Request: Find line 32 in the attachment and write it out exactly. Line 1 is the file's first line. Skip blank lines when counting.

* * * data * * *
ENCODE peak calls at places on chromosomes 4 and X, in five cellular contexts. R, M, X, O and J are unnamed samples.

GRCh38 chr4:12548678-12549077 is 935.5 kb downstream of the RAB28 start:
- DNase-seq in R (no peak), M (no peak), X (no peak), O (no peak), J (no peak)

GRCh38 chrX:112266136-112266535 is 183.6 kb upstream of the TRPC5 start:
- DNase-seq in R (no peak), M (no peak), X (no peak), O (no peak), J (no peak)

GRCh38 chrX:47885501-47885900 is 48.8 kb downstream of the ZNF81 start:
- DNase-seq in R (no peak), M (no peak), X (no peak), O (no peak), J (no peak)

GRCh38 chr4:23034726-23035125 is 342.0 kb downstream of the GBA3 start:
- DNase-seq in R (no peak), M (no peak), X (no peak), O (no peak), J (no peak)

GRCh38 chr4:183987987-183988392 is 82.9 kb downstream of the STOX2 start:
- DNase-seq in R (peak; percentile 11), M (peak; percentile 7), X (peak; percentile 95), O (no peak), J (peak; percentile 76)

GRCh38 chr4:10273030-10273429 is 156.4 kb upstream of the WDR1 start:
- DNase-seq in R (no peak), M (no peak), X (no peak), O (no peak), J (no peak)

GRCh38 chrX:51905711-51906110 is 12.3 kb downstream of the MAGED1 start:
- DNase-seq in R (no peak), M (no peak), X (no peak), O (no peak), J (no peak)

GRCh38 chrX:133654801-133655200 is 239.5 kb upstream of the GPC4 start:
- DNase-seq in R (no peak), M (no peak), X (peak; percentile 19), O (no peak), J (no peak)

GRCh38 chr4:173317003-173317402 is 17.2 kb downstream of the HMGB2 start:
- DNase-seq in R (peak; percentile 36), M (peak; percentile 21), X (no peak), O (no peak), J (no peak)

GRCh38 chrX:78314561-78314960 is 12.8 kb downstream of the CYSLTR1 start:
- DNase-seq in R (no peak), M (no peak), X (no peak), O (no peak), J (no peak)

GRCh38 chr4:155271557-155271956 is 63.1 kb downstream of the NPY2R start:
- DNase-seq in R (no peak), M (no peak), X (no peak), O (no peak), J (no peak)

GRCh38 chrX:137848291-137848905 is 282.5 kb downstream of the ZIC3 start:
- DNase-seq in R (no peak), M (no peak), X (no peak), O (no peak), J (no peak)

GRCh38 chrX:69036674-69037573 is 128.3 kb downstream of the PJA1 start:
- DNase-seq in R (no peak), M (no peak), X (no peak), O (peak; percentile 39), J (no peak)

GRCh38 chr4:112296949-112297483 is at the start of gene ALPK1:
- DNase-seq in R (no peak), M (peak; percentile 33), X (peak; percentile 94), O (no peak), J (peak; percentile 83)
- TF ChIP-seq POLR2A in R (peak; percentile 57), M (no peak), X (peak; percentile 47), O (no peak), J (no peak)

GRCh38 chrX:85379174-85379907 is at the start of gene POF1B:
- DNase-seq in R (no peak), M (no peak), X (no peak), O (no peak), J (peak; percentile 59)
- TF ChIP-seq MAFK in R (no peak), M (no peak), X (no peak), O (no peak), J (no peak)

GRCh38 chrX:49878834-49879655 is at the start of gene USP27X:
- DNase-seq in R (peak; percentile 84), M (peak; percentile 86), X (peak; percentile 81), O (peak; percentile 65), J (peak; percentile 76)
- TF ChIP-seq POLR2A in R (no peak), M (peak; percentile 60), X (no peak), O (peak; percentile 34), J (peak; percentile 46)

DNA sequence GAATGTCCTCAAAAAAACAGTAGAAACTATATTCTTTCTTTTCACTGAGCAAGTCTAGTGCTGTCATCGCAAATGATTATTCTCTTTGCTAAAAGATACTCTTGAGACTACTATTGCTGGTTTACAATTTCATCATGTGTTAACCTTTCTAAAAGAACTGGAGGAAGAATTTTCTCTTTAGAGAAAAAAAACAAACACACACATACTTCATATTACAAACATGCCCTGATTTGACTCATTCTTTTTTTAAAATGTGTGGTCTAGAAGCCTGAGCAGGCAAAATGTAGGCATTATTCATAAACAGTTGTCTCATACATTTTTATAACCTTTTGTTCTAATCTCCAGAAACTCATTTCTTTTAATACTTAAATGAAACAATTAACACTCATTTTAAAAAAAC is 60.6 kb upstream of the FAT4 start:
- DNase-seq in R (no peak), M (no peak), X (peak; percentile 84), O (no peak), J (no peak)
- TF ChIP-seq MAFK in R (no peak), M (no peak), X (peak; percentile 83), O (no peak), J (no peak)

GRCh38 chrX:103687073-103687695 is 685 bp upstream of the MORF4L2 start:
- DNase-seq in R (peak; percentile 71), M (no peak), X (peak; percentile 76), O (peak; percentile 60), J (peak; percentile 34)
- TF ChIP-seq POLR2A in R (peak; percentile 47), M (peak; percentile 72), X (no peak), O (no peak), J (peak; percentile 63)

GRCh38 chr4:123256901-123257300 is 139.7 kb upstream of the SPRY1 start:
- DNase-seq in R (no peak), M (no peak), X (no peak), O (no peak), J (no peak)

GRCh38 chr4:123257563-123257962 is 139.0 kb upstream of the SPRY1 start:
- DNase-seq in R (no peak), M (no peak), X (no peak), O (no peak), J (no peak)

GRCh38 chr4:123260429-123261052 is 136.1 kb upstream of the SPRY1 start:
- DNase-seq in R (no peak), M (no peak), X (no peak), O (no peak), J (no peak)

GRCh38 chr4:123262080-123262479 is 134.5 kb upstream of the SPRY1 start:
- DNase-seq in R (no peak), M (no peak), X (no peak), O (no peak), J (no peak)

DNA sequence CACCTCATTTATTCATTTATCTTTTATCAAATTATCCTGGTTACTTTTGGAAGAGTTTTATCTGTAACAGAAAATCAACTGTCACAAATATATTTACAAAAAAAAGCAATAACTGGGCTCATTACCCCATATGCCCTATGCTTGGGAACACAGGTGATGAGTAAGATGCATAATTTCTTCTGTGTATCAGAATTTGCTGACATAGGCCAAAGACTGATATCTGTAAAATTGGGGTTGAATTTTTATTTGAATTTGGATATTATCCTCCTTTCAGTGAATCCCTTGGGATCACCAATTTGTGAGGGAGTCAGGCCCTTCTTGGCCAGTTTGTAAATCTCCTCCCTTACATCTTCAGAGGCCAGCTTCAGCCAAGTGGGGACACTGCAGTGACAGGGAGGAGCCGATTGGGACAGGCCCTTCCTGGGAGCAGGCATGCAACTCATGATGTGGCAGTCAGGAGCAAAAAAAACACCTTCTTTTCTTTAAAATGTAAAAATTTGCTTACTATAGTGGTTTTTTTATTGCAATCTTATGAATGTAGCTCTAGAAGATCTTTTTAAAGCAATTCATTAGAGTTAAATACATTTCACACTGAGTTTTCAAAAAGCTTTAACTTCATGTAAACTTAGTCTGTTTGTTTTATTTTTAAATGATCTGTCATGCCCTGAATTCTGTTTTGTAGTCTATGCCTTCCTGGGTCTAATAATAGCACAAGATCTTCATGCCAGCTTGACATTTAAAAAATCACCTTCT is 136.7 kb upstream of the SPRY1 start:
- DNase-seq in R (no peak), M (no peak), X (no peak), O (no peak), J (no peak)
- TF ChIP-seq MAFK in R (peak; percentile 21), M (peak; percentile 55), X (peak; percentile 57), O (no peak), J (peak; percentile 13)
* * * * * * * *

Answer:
- DNase-seq in R (no peak), M (no peak), X (no peak), O (no peak), J (peak; percentile 59)